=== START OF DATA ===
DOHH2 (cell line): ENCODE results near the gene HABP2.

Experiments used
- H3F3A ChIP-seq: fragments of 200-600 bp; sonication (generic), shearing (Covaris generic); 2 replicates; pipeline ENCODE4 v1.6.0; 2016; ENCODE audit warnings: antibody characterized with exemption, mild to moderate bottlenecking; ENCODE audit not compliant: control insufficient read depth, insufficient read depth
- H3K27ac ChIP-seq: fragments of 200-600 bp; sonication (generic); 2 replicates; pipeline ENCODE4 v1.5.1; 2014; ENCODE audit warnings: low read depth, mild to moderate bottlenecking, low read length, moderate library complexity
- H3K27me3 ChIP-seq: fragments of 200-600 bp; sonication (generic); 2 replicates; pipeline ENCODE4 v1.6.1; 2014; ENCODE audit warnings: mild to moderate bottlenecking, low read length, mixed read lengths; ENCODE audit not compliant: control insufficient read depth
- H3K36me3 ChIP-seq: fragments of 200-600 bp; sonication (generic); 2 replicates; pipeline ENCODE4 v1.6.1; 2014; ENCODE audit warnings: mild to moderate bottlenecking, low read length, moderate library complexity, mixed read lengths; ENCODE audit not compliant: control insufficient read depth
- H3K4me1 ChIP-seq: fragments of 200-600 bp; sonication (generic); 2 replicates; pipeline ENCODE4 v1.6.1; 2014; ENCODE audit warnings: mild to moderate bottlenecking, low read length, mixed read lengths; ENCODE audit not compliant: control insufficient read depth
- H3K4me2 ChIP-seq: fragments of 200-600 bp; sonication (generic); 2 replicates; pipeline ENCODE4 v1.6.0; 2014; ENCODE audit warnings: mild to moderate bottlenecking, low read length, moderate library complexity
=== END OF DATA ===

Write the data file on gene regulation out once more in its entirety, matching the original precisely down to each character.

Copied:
DOHH2 (cell line): ENCODE results near the gene HABP2.

Experiments used
- H3F3A ChIP-seq: fragments of 200-600 bp; sonication (generic), shearing (Covaris generic); 2 replicates; pipeline ENCODE4 v1.6.0; 2016; ENCODE audit warnings: antibody characterized with exemption, mild to moderate bottlenecking; ENCODE audit not compliant: control insufficient read depth, insufficient read depth
- H3K27ac ChIP-seq: fragments of 200-600 bp; sonication (generic); 2 replicates; pipeline ENCODE4 v1.5.1; 2014; ENCODE audit warnings: low read depth, mild to moderate bottlenecking, low read length, moderate library complexity
- H3K27me3 ChIP-seq: fragments of 200-600 bp; sonication (generic); 2 replicates; pipeline ENCODE4 v1.6.1; 2014; ENCODE audit warnings: mild to moderate bottlenecking, low read length, mixed read lengths; ENCODE audit not compliant: control insufficient read depth
- H3K36me3 ChIP-seq: fragments of 200-600 bp; sonication (generic); 2 replicates; pipeline ENCODE4 v1.6.1; 2014; ENCODE audit warnings: mild to moderate bottlenecking, low read length, moderate library complexity, mixed read lengths; ENCODE audit not compliant: control insufficient read depth
- H3K4me1 ChIP-seq: fragments of 200-600 bp; sonication (generic); 2 replicates; pipeline ENCODE4 v1.6.1; 2014; ENCODE audit warnings: mild to moderate bottlenecking, low read length, mixed read lengths; ENCODE audit not compliant: control insufficient read depth
- H3K4me2 ChIP-seq: fragments of 200-600 bp; sonication (generic); 2 replicates; pipeline ENCODE4 v1.6.0; 2014; ENCODE audit warnings: mild to moderate bottlenecking, low read length, moderate library complexity